See what mortgage you qualify for
Buying a home can be an expensive pursuit. Fortunately, there are strategies you can take advantage of to lower your home buying costs.
If you are an aspiring home buyer with a low- to moderate-income, you should explore the different loan options at your disposal. If you’re struggling to qualify for a conventional mortgage because of credit or savings issues, you may be able to make purchasing a home more affordable with a USDA loan or an FHA loan.
To understand whether a USDA or FHA loan might work best for you, we’ll look at the differences between the two loans. Knowing how they work and who they help could be the key that finally unlocks the doors to homeownership.
USDA vs. FHA Loans: What Are They?
USDA loans and FHA loans are mortgages backed by the federal government. Although the loans are insured by the federal government, you apply for them with private lenders. The federal government promises lenders they’ll cover a portion of these loans if borrowers can’t make their monthly payments (aka default). Because of this promise, borrowers with lower credit scores and incomes or higher debt-to-income (DTI) ratios might find it easier to qualify for government-backed mortgages.
The Difference Between USDA Loans and FHA Loans
USDA and FHA loans are federally backed loans, but each is different in critical ways. First, each loan is managed by a different federal agency.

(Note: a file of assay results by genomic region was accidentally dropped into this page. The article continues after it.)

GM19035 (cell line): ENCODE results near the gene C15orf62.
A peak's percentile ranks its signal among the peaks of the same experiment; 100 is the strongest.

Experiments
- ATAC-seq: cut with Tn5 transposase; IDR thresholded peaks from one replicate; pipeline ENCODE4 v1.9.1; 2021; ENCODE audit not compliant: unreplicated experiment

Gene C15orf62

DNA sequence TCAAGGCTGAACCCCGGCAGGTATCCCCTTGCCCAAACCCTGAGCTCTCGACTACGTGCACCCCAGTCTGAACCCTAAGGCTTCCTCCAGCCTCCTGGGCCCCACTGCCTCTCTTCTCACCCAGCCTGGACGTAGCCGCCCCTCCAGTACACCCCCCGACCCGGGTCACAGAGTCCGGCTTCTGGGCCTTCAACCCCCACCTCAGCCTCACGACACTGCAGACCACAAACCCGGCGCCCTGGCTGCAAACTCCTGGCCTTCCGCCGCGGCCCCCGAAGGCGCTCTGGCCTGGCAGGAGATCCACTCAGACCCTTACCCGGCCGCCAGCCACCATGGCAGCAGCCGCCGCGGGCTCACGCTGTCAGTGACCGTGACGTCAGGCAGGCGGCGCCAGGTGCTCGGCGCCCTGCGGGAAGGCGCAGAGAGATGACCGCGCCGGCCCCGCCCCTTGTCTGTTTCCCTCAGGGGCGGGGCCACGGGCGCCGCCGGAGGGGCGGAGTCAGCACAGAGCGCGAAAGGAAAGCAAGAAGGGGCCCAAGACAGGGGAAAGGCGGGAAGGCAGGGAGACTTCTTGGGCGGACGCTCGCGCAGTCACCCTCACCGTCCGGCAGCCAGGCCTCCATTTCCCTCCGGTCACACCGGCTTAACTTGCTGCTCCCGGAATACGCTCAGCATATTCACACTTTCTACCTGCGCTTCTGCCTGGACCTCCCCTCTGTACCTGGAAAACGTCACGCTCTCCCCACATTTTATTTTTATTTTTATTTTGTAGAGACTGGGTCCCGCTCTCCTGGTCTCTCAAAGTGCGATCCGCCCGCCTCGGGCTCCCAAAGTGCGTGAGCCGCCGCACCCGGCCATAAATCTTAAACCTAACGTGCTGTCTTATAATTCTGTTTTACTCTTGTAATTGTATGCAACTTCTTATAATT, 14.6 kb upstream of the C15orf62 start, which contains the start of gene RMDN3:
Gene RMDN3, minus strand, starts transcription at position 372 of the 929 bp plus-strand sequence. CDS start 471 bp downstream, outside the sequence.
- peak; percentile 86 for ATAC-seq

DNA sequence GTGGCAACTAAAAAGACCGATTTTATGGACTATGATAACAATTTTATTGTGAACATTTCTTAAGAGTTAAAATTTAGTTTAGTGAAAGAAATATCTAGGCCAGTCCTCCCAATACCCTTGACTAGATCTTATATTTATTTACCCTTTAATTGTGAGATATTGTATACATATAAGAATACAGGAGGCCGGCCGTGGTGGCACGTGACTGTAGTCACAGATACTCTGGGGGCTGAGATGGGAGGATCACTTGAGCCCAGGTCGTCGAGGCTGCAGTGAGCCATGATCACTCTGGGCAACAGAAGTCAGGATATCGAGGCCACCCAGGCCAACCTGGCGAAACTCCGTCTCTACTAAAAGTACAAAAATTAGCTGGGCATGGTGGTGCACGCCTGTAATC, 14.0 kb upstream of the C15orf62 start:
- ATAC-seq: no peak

USDA loans are backed by the U.S. Department of Agriculture (USDA) and offer mortgages to low- to moderate-income borrowers who want to buy homes in qualifying rural areas.
USDA loans typically have stricter eligibility requirements. For example, you can’t use a USDA loan to buy a home in a densely-populated urban area. And you would be disqualified for the loan if your income was higher than the average income in your county. USDA loans usually take a little longer to process because the loan applications are reviewed (read: underwritten) by the USDA and your lender.
FHA loans are regulated by the Federal Housing Administration (FHA), a branch of the Department of Housing and Urban Development (HUD). While FHA loans don’t limit where you can buy a house, they do set maximum lending amounts for borrowers. FHA loans are generally designed for first-time home buyers with lower credit scores or minimal savings.
When looking at USDA loans vs. FHA loans, they each have different eligibility requirements. If you don’t qualify for one loan, you may qualify for the other.
USDA loans are for home buyers in rural areas, but this isn’t the only requirement you’ll need to consider.
- Credit score: While the USDA doesn’t set a minimum credit score requirement, your lender may set one. Lenders typically require a credit score of 640 or higher. If your credit falls within this range, the USDA will provide automatic underwriting, speeding up the time it takes to get to closing.